The Surgery: Part I

OK, I’m going to try to catch everyone up with a series of short posts. Sorry I didn’t do this sooner, but I’ve been spending my days watching movies and dozing through an oxycodone haze, which isn’t really conducive to writing. Oh, and I was bounced back to the hospital for a week after I was discharged from surgery. Apparently I just couldn’t get enough of the hospital.

The surgery itself went well. I didn’t sleep at all the night before because I was pretty keyed up and worried that I’d sleep through my 5 a.m. alarm. I got to the hospital and went to the surgical check-in room which was already completely filled at 5:45 a.m. Everyone seemed a bit surprised that I was there by myself, but really, there was no way I was going to make anyone hang out with me that early in the morning.

I started out with a problem that was going to become extremely common as the weeks went by — the nurse couldn’t find a vein to start the IV. My veins are small and shy and no good when it comes to being punctured. I think this might have been the nurse who commented on the fact that I have baby hands which made finding a vein even more difficult since “there isn’t any surface area” to work with. Whatever. She left the IV for the anesthesiologist who froze my hand and got an IV started in one try.

I spent a brief time under a paper blanket attached to some giant duct-like tubing that piped hot air into the blanket to warm me up. That was pretty great. Then I was wheeled to wait in the hallway outside my surgery room where I talked to a bunch of medical students and the aforementioned anesthesiologist started an IV. I remember walking into the surgical suite, getting hooked up to stuff and joking around with everyone in the room, then nothing. Then waking up with a great amount of pain.

I spent four hours in the recovery room because I was so heavily medicated that I kept falling asleep, and every time I fell asleep, I forgot to breathe more than six or eight times a minute. Not enough to fully oxygenate my blood. I finally got a handle on not falling asleep so often and cried til they sent me to my ward room. They wouldn’t let anyone come see me in the recovery room and I wanted to see someone. Just before I left, my surgeon came to see me and told me they removed everything they could see, including a piece of my sigmoid colon. They sewed the two ends together (no poop bag for me!) and declared the whole thing a success.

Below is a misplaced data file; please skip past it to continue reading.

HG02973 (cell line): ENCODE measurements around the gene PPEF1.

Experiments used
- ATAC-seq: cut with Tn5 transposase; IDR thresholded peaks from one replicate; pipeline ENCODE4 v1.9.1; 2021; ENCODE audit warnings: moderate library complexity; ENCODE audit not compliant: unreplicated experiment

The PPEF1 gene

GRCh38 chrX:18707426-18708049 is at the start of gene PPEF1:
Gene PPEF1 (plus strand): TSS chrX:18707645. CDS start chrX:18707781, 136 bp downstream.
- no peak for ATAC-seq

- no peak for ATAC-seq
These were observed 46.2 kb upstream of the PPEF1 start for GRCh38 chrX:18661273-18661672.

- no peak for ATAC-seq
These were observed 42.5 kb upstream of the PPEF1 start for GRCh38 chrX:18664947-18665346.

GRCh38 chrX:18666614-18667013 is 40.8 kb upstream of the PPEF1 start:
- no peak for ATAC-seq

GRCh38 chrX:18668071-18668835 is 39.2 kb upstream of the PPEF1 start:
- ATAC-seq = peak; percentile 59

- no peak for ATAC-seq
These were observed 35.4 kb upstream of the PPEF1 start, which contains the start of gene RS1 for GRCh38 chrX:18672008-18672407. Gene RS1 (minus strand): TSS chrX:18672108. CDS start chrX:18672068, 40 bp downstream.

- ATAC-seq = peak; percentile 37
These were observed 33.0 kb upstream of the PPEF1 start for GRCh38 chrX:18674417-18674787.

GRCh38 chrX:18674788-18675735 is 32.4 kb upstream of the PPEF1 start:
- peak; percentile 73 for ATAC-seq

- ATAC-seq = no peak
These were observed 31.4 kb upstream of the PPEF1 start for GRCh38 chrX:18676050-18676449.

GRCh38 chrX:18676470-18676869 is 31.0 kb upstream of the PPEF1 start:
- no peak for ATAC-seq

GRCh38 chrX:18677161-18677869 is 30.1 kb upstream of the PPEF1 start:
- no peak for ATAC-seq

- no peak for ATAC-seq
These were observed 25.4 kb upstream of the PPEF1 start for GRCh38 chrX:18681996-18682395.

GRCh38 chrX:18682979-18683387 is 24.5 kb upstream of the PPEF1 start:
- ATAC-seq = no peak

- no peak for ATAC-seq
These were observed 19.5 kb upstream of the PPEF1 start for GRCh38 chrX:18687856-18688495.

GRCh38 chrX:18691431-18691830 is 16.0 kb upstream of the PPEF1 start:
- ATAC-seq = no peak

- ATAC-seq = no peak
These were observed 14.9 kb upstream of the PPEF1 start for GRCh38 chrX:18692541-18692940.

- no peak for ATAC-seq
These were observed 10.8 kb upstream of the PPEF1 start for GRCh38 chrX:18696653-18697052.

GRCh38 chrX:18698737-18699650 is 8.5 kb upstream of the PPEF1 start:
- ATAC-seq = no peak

But all successes are qualified, etc. etc. There were spots seen on the CT scan that they couldn’t find during surgery which could mean that a) the spots on the CT scan weren’t tumors or b) the spots were so small and localized they were missed during surgery. Either is possible. The tumors that were being removed from the basin of my pelvis were tiny — about 4 mm each — but there were a lot of them so they were easy to see. A single 4 mm tumor behind my spleen might not be so visible.

That’s where I’ll leave you for today. I’ll write more about the actual hospital stay(s) later and about how I’m feeling about all this. Hint: I’m not completely thrilled with the experience, but I don’t regret it either. It’s a messy, in-betweeny kind of feeling that I’m feeling right now. I’m sure Sesame Street has a skit and song that would explain it better than I can, but I’m too lazy to spend time finding something on the YouTube.

Happy holidays, everyone.

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About Alicia Louise

I'm a writer, editor, fact checker, storyteller, events organizer, chronically busy yet endlessly lazy, mildly neurotic (though I keep the neuroses well-hidden, one hopes) 32-year-old with recurrent ovarian cancer. I like people and good writing and straight talk. I have a hard time feeling sorry for people, including myself, but the people that I love, I love passionately; one may even say creepily. I try to keep that mostly to myself. I'd like to be charming, but I'm usually just a mess. I'm like a gull slamming into your windshield.
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One Response to The Surgery: Part I

  1. Elaine Hodder says:

    hello Alicia -keep smiling girl -there is a end to the tunnel -remember we are fighters -Love you –Elaine

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